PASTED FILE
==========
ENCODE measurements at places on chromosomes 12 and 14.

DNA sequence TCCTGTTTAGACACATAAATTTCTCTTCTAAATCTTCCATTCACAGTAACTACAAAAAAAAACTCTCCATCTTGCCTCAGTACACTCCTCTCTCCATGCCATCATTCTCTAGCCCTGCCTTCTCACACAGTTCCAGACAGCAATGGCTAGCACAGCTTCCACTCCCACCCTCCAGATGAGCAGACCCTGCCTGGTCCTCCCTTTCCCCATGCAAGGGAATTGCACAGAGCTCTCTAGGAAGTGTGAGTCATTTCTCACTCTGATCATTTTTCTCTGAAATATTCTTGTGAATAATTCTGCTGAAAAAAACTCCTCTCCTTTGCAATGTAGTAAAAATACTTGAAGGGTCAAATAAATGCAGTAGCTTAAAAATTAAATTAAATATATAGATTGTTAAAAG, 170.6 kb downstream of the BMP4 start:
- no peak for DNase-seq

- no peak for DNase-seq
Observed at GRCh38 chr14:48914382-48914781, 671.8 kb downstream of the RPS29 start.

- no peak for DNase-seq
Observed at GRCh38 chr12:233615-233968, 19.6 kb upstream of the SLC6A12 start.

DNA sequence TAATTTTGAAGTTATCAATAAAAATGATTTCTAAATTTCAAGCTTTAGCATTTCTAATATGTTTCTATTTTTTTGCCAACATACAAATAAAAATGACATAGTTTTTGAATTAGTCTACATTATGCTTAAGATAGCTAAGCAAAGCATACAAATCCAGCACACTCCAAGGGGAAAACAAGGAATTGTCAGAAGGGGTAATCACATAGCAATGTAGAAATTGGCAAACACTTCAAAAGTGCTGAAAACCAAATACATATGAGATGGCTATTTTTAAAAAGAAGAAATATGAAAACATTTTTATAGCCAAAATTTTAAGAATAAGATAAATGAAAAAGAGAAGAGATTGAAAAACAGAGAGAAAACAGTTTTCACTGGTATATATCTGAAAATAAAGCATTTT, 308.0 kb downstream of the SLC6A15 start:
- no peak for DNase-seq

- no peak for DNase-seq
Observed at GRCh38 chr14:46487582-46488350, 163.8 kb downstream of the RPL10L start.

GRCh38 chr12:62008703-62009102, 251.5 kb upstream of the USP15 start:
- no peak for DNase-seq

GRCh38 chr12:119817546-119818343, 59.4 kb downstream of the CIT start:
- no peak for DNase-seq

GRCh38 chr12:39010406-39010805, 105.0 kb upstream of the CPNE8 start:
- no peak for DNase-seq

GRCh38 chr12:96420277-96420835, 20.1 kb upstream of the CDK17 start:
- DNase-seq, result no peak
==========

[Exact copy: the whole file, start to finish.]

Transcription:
ENCODE measurements at places on chromosomes 12 and 14.

DNA sequence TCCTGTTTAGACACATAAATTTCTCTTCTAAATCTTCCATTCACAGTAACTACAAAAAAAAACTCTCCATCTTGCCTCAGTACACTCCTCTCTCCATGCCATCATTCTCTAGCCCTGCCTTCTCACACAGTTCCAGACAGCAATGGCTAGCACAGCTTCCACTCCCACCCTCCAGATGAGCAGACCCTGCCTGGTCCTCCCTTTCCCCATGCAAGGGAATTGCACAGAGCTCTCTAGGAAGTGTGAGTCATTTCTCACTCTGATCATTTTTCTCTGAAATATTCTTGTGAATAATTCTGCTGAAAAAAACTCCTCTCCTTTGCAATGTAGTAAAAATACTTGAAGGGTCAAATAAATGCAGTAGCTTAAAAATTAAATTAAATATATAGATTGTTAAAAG, 170.6 kb downstream of the BMP4 start:
- no peak for DNase-seq

- no peak for DNase-seq
Observed at GRCh38 chr14:48914382-48914781, 671.8 kb downstream of the RPS29 start.

- no peak for DNase-seq
Observed at GRCh38 chr12:233615-233968, 19.6 kb upstream of the SLC6A12 start.

DNA sequence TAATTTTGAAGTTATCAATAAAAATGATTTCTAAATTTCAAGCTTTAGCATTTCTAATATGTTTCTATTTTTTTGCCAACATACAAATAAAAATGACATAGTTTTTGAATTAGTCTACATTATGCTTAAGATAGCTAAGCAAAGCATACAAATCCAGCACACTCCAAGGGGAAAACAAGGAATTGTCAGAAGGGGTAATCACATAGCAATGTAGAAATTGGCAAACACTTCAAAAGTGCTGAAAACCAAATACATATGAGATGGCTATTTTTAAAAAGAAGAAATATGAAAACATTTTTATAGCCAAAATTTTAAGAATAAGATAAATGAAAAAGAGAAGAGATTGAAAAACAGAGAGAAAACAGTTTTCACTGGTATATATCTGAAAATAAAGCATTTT, 308.0 kb downstream of the SLC6A15 start:
- no peak for DNase-seq

- no peak for DNase-seq
Observed at GRCh38 chr14:46487582-46488350, 163.8 kb downstream of the RPL10L start.

GRCh38 chr12:62008703-62009102, 251.5 kb upstream of the USP15 start:
- no peak for DNase-seq

GRCh38 chr12:119817546-119818343, 59.4 kb downstream of the CIT start:
- no peak for DNase-seq

GRCh38 chr12:39010406-39010805, 105.0 kb upstream of the CPNE8 start:
- no peak for DNase-seq

GRCh38 chr12:96420277-96420835, 20.1 kb upstream of the CDK17 start:
- DNase-seq, result no peak